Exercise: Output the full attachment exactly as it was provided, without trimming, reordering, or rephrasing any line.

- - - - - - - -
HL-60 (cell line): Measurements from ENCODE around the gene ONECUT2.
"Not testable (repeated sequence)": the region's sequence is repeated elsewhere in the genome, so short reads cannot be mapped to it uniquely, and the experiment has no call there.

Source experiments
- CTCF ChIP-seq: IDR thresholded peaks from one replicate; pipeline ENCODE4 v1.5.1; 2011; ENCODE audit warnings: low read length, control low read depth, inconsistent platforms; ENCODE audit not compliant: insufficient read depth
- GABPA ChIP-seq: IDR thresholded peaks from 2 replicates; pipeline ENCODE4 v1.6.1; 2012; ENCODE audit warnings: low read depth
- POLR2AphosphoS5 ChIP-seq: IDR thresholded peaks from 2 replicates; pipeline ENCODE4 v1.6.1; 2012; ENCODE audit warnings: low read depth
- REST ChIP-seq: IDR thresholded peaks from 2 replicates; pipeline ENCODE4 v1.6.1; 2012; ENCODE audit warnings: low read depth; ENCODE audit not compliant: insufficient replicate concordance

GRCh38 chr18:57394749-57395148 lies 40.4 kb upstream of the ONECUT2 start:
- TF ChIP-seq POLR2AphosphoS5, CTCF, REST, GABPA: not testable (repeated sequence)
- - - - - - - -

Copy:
HL-60 (cell line): Measurements from ENCODE around the gene ONECUT2.
"Not testable (repeated sequence)": the region's sequence is repeated elsewhere in the genome, so short reads cannot be mapped to it uniquely, and the experiment has no call there.

Source experiments
- CTCF ChIP-seq: IDR thresholded peaks from one replicate; pipeline ENCODE4 v1.5.1; 2011; ENCODE audit warnings: low read length, control low read depth, inconsistent platforms; ENCODE audit not compliant: insufficient read depth
- GABPA ChIP-seq: IDR thresholded peaks from 2 replicates; pipeline ENCODE4 v1.6.1; 2012; ENCODE audit warnings: low read depth
- POLR2AphosphoS5 ChIP-seq: IDR thresholded peaks from 2 replicates; pipeline ENCODE4 v1.6.1; 2012; ENCODE audit warnings: low read depth
- REST ChIP-seq: IDR thresholded peaks from 2 replicates; pipeline ENCODE4 v1.6.1; 2012; ENCODE audit warnings: low read depth; ENCODE audit not compliant: insufficient replicate concordance

GRCh38 chr18:57394749-57395148 lies 40.4 kb upstream of the ONECUT2 start:
- TF ChIP-seq POLR2AphosphoS5, CTCF, REST, GABPA: not testable (repeated sequence)